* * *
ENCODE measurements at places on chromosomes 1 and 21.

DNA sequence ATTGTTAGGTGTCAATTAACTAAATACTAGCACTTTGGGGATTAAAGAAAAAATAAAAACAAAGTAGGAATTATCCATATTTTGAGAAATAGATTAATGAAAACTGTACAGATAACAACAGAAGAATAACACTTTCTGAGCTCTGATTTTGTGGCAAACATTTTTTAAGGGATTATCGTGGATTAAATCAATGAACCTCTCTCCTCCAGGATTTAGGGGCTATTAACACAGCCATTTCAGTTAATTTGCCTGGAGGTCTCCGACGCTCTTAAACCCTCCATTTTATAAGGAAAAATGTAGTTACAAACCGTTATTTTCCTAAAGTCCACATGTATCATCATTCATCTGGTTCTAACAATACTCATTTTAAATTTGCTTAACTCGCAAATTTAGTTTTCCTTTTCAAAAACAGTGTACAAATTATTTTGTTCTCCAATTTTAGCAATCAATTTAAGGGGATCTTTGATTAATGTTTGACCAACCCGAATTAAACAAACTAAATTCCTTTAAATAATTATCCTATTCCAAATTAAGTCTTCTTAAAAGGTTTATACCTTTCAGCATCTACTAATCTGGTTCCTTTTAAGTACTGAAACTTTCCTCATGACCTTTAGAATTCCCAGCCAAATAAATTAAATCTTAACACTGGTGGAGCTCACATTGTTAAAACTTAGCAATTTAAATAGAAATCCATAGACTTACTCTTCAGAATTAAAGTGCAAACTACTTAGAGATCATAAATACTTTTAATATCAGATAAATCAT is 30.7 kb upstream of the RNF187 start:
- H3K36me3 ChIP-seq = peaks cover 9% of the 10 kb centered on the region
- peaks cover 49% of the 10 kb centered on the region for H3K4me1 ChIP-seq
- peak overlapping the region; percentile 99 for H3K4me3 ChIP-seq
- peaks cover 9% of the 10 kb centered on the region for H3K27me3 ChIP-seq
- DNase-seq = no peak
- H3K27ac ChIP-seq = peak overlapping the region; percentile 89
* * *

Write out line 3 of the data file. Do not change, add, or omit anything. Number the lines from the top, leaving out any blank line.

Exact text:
- H3K36me3 ChIP-seq = peaks cover 9% of the 10 kb centered on the region